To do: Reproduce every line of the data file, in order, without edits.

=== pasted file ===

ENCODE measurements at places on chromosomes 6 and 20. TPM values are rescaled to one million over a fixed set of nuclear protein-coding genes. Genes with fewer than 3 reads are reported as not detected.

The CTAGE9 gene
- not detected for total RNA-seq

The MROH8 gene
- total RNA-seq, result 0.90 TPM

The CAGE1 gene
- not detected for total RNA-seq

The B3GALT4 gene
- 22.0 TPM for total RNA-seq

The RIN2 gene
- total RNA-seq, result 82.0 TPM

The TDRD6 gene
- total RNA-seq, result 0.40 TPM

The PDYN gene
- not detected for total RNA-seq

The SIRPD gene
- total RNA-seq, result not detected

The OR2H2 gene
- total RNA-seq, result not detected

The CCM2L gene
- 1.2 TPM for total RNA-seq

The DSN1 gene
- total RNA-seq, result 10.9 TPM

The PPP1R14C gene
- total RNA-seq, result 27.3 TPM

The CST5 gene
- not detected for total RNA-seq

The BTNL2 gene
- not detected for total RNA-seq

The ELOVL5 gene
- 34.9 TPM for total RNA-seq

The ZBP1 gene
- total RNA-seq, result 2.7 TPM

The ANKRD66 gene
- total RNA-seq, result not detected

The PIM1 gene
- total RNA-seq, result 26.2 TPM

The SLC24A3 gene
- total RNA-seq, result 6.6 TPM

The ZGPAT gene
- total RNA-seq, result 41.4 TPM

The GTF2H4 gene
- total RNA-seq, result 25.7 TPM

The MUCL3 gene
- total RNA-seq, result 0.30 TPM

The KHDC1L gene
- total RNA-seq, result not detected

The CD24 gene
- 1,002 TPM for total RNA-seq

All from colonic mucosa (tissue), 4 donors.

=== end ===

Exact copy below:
ENCODE measurements at places on chromosomes 6 and 20. TPM values are rescaled to one million over a fixed set of nuclear protein-coding genes. Genes with fewer than 3 reads are reported as not detected.

The CTAGE9 gene
- not detected for total RNA-seq

The MROH8 gene
- total RNA-seq, result 0.90 TPM

The CAGE1 gene
- not detected for total RNA-seq

The B3GALT4 gene
- 22.0 TPM for total RNA-seq

The RIN2 gene
- total RNA-seq, result 82.0 TPM

The TDRD6 gene
- total RNA-seq, result 0.40 TPM

The PDYN gene
- not detected for total RNA-seq

The SIRPD gene
- total RNA-seq, result not detected

The OR2H2 gene
- total RNA-seq, result not detected

The CCM2L gene
- 1.2 TPM for total RNA-seq

The DSN1 gene
- total RNA-seq, result 10.9 TPM

The PPP1R14C gene
- total RNA-seq, result 27.3 TPM

The CST5 gene
- not detected for total RNA-seq

The BTNL2 gene
- not detected for total RNA-seq

The ELOVL5 gene
- 34.9 TPM for total RNA-seq

The ZBP1 gene
- total RNA-seq, result 2.7 TPM

The ANKRD66 gene
- total RNA-seq, result not detected

The PIM1 gene
- total RNA-seq, result 26.2 TPM

The SLC24A3 gene
- total RNA-seq, result 6.6 TPM

The ZGPAT gene
- total RNA-seq, result 41.4 TPM

The GTF2H4 gene
- total RNA-seq, result 25.7 TPM

The MUCL3 gene
- total RNA-seq, result 0.30 TPM

The KHDC1L gene
- total RNA-seq, result not detected

The CD24 gene
- 1,002 TPM for total RNA-seq

All from colonic mucosa (tissue), 4 donors.